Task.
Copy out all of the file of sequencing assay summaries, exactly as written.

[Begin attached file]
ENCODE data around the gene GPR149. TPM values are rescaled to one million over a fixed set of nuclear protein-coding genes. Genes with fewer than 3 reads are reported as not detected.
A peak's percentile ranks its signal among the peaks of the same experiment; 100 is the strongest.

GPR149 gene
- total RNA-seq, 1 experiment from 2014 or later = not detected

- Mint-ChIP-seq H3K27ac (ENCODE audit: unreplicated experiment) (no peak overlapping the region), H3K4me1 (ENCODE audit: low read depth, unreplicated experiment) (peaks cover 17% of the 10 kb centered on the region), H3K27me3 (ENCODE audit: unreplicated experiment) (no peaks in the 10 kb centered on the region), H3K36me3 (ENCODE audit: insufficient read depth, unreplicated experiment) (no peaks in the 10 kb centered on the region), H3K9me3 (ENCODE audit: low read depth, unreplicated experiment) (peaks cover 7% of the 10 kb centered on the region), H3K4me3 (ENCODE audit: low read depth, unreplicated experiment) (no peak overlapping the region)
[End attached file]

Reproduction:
ENCODE data around the gene GPR149. TPM values are rescaled to one million over a fixed set of nuclear protein-coding genes. Genes with fewer than 3 reads are reported as not detected.
A peak's percentile ranks its signal among the peaks of the same experiment; 100 is the strongest.

GPR149 gene
- total RNA-seq, 1 experiment from 2014 or later = not detected

- Mint-ChIP-seq H3K27ac (ENCODE audit: unreplicated experiment) (no peak overlapping the region), H3K4me1 (ENCODE audit: low read depth, unreplicated experiment) (peaks cover 17% of the 10 kb centered on the region), H3K27me3 (ENCODE audit: unreplicated experiment) (no peaks in the 10 kb centered on the region), H3K36me3 (ENCODE audit: insufficient read depth, unreplicated experiment) (no peaks in the 10 kb centered on the region), H3K9me3 (ENCODE audit: low read depth, unreplicated experiment) (peaks cover 7% of the 10 kb centered on the region), H3K4me3 (ENCODE audit: low read depth, unreplicated experiment) (no peak overlapping the region)